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Four major diseases every poultry keeper must know


For a farmer to get full benefits of his investments, labour and time on his chicken farm, he must have a healthy flock. With that in mind, knowledge of important diseases, their transmission, treatment and control is key.

Today, I will highlight the most important chicken diseases in Kenya. This include Newcastle disease, Gumboro, Infectious Coryza and Fowl pox among others.


What is it?

Newcastle disease is a highly contagious viral disease. It affects all poultry including chicken, ducks, turkeys, pigeons but chicken are the most affected. This disease wipes out the chicken flock of an entire village in a few days! It recurs once or twice per year in different areas of Kenya.

How do birds get the infection?

The disease is spread to chicken by direct contact with droppings or discharges from infected birds. Objects such as shoes, equipment, clothing and other materials contaminated with infected feces can spread the disease to new flock.

Signs in infected birds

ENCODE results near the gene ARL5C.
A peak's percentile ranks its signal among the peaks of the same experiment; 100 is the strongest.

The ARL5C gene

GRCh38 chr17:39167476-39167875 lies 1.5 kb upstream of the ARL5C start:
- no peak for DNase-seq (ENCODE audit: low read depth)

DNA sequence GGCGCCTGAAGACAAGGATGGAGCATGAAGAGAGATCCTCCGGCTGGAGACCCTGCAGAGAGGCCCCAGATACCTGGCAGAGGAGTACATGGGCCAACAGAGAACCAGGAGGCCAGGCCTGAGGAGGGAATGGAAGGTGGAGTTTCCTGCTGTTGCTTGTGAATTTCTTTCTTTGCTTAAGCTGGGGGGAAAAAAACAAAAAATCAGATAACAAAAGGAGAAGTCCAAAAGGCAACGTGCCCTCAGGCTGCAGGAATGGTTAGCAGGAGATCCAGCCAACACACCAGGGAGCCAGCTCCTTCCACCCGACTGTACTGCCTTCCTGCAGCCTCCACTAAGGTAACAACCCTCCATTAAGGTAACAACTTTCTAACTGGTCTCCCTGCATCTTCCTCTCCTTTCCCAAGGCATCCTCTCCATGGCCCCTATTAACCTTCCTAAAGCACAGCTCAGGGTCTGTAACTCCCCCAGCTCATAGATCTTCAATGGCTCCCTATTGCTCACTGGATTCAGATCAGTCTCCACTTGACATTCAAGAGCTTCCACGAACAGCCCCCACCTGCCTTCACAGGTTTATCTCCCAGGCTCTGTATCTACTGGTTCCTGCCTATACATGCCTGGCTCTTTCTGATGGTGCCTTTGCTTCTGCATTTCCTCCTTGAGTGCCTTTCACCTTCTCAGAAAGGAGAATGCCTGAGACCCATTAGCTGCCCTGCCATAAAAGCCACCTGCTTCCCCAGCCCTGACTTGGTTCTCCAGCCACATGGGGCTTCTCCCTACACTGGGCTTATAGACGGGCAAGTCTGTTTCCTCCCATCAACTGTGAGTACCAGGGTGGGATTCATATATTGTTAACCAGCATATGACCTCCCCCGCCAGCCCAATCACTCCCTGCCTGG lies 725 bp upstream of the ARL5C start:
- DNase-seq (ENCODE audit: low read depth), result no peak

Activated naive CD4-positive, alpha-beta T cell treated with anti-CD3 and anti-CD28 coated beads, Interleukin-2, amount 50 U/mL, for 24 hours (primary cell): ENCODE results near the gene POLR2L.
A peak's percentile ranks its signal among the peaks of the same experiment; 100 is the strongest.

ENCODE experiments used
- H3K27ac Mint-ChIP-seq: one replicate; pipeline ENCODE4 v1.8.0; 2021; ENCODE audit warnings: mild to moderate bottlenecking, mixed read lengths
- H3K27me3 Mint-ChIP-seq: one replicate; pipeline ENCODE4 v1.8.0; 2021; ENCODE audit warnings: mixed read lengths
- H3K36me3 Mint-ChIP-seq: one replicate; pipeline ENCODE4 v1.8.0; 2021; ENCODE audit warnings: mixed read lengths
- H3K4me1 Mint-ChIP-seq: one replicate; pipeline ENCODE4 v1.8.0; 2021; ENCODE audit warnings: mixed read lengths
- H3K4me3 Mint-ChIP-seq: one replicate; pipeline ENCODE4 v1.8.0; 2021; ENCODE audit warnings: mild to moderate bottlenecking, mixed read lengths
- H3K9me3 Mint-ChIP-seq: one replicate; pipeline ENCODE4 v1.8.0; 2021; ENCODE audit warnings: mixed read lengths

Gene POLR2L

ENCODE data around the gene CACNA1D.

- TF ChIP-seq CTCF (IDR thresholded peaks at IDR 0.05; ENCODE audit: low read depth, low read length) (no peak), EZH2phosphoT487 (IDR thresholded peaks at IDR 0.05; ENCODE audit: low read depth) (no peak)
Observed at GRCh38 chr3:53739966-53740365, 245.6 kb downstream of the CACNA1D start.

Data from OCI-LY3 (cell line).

Symptoms in chicken may vary from mild to severe disease. Disease severity depends on the type of virus and immunity of the birds. Affected chicken may show signs of coughing, sneezing, nasal discharge, depression and diarrhoea. In severe illness, other symptoms include swelling of the head, twisted neck and leg paralysis. In very severe cases, sudden death of birds occurs.

How do I protect my chicken?

The virus stays in the environment for a prolonged period. It is important to prevent birds from infection. This can be achieved through cleaning and disinfecting chicken houses and equipment. For commercial farms, there is need to restrict entry of people into the chicken house. Use of footbaths is also important.

Newly introduced birds should be isolated for several weeks before mixing into the flock. Since chicken are most affected, there is need to reduce contact between chicken and other poultry such as ducks, turkeys, pigeons and others.

This disease has no cure but fairly affordable vaccines are available in many agrovets. The vaccines are commonly administered through the eye, nostril or in drinking water.

Vaccination is done three times a year. The vaccine can be given to chicken of all ages. It is important to vaccinate only healthy chicken.

What to do when birds are infected

Isolate all the sick birds

Contact your vet immediately

Do Not

Slaughter and eat the sick birds

Sell the sick birds


What is it?

It is a highly contagious viral disease that affects poultry but seen mainly in chicken. It particularly affects 3-8 weeks old chicken.

How do birds get infection?

Chicken get infection directly on contact with infected birds or indirectly through contact with material contaminated with infected feces.